But I can't really make any suggestions unless you can tell us what kind of a computer this is that we're talking about, please.
It is an ASUS CM5571

A Desktop Windows 7 Computer.

Quote   Quote: Originally Posted by mrjimphelps View Post
Since you are running graphic intensive programs, if you have a desktop computer, a graphics card with lots of memory would definitely help. Lots of graphics cards have 2 GB of RAM. I would go higher than that, at least 4 GB. And make sure you get a 64-bit card - it will be faster than a 32-bit card.

It would also be good to have lots of system memory, minimum 8 GB, but 16 GB would be better, because your video programs will also consume system memory.

Having an SSD rather than a traditional hard drive will help a lot when you are opening and saving graphics files, but it won't help when you are actually working on the files.
Out of curiosity, do you have any recommendations for graphics cards that don't cost more than $300? The cheapest price for 4GB that I've seen (so far) usually come to about $165. When I see some cards that pass $300, it discourages me into believing that I'd be better off just getting a Windows 10 altogether (which I don't have the money for)

By "system memory," do you mean get more RAM too? I have 6GB of RAM installed.
My System SpecsSystem Spec
22 Jan 2018   #7
Layback Bear

Windows 10 Pro. 64/ version 1709 Windows 7 Pro/64
 
 

By the time one upgrades that system for "3D" with SSD, Video card and probably a power supply, ram, you have almost built a new computer.

That is the direction I would recommend.
Spending large amounts of money on that old system, to me is a waste of money, if one wants to do "3D". It takes a lot of computer to do "3D" in any reasonable fashion.

Jack
My System SpecsSystem Spec
23 Jan 2018   #8
mrjimphelps

Linux Mint 18.2 xfce 64-bit (VMWare host) / Windows 8.1 Pro 32-bit (VMWare guest)
 
 

Quote   Quote: Originally Posted by Goji73 View Post
It is an ASUS CM5571

A Desktop Windows 7 Computer.



Out of curiosity, do you have any recommendations for graphics cards that don't cost more than $300? The cheapest price for 4GB that I've seen (so far) usually come to about $165. When I see some cards that pass $300, it discourages me into believing that I'd be better off just getting a Windows 10 altogether (which I don't have the money for)

By "system memory," do you mean get more RAM too? I have 6GB of RAM installed.
I don't know that much about the different video cards; just make sure it has at least 4 GB of RAM, that it is 64-bit, and that it will go in your computer (make sure it will fit into the type of slots that your motherboard has).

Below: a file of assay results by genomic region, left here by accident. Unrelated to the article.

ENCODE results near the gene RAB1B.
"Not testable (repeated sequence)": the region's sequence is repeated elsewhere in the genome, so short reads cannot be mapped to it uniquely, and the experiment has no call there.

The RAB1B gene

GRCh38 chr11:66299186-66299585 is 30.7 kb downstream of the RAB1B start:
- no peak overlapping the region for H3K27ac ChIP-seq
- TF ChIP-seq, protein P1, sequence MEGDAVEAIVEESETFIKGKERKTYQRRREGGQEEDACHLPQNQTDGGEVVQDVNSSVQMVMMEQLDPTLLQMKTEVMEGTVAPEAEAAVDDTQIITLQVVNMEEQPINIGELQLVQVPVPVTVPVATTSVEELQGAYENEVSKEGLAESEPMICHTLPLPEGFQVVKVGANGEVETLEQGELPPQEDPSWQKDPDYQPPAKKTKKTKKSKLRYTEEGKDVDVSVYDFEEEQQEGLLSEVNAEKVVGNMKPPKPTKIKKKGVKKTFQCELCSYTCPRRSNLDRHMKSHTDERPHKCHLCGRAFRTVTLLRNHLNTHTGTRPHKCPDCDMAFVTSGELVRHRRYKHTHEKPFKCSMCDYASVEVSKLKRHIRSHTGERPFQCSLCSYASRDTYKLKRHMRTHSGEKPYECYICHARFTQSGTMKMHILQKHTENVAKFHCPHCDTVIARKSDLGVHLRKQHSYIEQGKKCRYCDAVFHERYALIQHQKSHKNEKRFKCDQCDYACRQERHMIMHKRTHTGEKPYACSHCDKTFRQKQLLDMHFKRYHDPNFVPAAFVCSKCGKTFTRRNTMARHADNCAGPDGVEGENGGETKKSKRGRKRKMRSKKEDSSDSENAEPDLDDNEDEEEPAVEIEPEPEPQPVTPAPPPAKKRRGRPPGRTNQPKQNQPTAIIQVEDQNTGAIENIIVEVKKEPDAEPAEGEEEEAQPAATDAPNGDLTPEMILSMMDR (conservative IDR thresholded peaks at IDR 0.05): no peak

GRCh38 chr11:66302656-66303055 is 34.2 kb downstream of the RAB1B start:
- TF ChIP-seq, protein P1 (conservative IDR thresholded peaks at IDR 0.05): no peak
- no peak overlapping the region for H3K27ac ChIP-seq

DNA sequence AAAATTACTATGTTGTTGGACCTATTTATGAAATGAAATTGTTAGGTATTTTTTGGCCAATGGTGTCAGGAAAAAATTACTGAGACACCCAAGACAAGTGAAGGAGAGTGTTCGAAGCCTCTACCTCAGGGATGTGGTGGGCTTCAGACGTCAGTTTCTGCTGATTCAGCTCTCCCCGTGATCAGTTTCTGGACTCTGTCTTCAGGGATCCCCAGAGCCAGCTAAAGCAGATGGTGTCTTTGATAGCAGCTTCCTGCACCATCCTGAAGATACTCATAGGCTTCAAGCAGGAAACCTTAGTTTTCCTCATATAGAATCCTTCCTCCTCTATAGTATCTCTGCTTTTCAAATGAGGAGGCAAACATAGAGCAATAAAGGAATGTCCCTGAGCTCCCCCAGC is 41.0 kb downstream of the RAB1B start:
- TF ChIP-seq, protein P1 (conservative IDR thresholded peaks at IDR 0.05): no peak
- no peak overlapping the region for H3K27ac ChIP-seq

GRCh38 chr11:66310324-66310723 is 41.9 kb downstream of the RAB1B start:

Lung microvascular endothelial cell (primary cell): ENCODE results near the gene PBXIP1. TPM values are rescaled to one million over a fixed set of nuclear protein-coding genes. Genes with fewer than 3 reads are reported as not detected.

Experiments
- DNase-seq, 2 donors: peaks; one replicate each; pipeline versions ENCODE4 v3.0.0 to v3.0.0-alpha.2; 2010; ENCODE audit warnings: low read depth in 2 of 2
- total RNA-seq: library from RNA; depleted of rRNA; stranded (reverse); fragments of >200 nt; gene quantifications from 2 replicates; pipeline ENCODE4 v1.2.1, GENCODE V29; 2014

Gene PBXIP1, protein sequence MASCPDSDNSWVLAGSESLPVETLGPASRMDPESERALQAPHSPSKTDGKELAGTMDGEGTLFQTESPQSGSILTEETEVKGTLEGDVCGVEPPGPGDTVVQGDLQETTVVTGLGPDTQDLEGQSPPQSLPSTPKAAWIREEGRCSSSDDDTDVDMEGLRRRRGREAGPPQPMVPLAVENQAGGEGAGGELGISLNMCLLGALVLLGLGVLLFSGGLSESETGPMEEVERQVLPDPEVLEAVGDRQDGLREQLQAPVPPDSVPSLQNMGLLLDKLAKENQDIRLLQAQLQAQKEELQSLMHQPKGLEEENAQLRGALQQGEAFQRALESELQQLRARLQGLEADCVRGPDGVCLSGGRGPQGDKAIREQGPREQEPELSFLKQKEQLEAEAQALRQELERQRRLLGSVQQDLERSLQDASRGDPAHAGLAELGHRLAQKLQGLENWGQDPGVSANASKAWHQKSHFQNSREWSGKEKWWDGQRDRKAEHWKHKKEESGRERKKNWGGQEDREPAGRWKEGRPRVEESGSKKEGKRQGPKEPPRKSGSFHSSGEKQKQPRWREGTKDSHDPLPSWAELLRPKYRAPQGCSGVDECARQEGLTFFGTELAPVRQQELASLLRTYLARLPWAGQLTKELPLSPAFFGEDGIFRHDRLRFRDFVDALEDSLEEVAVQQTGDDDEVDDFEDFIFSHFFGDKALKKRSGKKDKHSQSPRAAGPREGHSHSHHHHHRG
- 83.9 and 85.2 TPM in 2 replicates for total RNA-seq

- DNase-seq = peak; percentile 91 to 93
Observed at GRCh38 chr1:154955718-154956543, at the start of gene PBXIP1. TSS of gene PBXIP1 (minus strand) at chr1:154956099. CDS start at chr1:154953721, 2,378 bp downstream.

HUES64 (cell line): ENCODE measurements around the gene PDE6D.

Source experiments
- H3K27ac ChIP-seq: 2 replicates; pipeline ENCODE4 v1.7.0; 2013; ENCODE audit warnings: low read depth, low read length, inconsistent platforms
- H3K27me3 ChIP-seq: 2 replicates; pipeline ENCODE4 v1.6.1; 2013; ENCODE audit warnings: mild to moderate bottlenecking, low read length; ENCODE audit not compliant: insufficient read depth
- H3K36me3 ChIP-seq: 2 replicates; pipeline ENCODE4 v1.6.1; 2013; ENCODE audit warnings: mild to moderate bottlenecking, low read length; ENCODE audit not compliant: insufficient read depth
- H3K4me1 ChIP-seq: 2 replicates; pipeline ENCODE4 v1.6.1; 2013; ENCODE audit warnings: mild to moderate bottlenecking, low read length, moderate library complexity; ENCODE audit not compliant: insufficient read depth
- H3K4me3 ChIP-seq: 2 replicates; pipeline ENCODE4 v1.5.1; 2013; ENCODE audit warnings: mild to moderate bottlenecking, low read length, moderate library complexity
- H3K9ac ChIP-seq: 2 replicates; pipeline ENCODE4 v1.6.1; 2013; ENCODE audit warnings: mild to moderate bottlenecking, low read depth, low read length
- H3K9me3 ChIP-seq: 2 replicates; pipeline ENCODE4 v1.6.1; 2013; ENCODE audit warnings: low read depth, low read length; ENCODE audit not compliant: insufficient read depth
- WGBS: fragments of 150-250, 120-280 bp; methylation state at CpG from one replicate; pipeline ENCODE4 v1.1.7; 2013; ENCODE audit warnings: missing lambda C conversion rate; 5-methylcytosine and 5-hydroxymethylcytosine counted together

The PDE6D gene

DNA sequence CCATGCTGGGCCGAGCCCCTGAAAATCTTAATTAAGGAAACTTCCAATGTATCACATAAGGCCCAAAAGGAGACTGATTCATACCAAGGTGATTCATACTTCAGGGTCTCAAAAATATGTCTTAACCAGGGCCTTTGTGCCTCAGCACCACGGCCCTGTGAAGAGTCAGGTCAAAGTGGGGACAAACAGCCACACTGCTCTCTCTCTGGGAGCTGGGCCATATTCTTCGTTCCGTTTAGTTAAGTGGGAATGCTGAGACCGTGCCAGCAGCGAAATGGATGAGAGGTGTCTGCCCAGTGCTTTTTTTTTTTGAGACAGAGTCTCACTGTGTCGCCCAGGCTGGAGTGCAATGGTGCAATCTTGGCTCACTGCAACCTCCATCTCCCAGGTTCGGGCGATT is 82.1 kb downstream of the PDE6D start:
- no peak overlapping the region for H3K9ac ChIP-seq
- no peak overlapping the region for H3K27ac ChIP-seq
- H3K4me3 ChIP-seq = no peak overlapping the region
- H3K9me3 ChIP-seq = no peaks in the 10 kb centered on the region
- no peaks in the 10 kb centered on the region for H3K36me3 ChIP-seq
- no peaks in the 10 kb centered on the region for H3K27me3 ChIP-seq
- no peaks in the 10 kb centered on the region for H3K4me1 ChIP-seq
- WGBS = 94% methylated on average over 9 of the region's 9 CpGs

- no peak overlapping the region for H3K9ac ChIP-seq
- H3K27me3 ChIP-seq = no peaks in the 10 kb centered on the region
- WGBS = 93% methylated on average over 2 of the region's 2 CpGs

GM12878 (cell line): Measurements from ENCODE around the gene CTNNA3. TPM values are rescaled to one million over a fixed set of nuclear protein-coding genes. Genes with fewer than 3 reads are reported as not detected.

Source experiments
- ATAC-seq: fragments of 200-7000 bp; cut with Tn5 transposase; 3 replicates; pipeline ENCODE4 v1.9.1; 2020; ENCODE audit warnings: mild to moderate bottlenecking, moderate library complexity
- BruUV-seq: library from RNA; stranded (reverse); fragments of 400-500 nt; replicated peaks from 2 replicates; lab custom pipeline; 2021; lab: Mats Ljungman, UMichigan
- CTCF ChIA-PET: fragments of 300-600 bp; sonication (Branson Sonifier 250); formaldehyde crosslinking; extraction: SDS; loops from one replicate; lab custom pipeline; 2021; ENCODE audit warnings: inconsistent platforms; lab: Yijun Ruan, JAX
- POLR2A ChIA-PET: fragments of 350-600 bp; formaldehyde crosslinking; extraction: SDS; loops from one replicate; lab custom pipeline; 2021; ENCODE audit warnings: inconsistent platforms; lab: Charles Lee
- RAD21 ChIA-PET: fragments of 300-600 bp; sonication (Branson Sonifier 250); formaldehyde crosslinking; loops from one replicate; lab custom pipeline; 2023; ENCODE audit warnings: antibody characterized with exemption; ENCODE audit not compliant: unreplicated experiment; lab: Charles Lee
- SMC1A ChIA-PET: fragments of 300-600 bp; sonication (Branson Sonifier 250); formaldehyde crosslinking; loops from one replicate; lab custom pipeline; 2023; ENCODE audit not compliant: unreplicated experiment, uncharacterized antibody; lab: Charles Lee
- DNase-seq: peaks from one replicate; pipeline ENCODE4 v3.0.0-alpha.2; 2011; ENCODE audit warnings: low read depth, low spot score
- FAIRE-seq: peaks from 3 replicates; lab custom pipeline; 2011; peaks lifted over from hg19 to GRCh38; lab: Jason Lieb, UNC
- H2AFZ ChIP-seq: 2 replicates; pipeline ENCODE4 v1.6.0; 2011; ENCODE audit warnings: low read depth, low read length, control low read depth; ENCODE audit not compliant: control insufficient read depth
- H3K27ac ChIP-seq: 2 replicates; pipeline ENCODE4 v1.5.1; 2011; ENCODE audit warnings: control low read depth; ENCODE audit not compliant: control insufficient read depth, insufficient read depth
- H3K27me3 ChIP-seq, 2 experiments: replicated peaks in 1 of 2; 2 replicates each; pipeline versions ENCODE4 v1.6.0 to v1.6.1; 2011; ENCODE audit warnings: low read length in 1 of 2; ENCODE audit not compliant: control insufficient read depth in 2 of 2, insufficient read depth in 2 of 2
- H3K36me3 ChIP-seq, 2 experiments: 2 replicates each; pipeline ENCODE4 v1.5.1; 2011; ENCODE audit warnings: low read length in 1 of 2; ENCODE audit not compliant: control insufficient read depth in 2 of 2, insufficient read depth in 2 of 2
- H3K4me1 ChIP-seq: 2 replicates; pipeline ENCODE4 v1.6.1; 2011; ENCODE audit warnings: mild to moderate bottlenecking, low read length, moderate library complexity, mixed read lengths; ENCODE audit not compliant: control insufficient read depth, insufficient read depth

A good video card will cost you the same, whether you have a new computer or one that is a few years old. You will still need to buy the card for a new computer; it won't come with a good card, unless you pay a lot for the computer.

I'm hesitant to recommend Windows 10, because while your card works today, it might not work tomorrow, because Microsoft might install an update which will conflict with your card.

By "system memory", I mean RAM. 6 GB is enough for normal computer usage, but not for what you are doing. 8 GB is the minimum for what you are doing; the more you go above 8, the better. But you don't need to go above 16 GB.

To save money, start with a cheap video card that has 4 GB of RAM. That may be enough to solve the problem you posted about at the top of this thread. If that doesn't solve it, then add some RAM to your computer.
My System SpecsSystem Spec
Reply

 Will buying/changing graphics card improve my CPU performance subscore




Thread Tools




Similar help and support threads
Thread Forum
A new grahpics card vs a new HD (maybe SSD) to improve performance
I've just installed Windows 7 64 bit, updated all drivers, downloaded all Windows updates, but still, the speed and performance differences for opening and using high graphic manipulation programs, which I use quite often (especially Photoshop), and for opening and browsing through folders with a...
Hardware & Devices
Will external graphic card improve performance?
If you have used any egpu does it improve performance? My laptop is NP350V4X so o don't think i can change my slow amd radeon HD 7670m.
Graphic Cards
Will external graphic card improve gameing performance?
If you have used any egpu does it improve performance? My laptop is NP350V4X so o don't think i can change my slow amd radeon HD 7670m.
Gaming
Buying a new Graphics card
I am buying a new graphics card for my laptop and i am not sure if it is compatible with my computer. I don't know how to tell. I have a Lenovo Y710 that currently has an ATI Radeon 2300. Someone told me that this one might work. ATI HD 4500 4570 M92 XT DDR3 256M MXM II Vedio VGA Card - eBay...
Graphic Cards
Performance + WEI Subscore drop
I have a trouble with my computer performance. First time i bought my Notebook, my processor subscore is 6.3 about 4 month past i rerun my WEI and the score become 4.6 What happen to my computer? Did my processor broken or something? Now my notebook is reaaaaaly slow... It takes up to 8...
Performance & Maintenance


Our Sites

Site Links

About Us

Find Us

Windows 7 Forums is an independent web site and has not been authorized, sponsored, or otherwise approved by Microsoft Corporation. "Windows 7" and related materials are trademarks of Microsoft Corp.

Designer Media Ltd

All times are GMT -5. The time now is 22:36.
Twitter Facebook Google+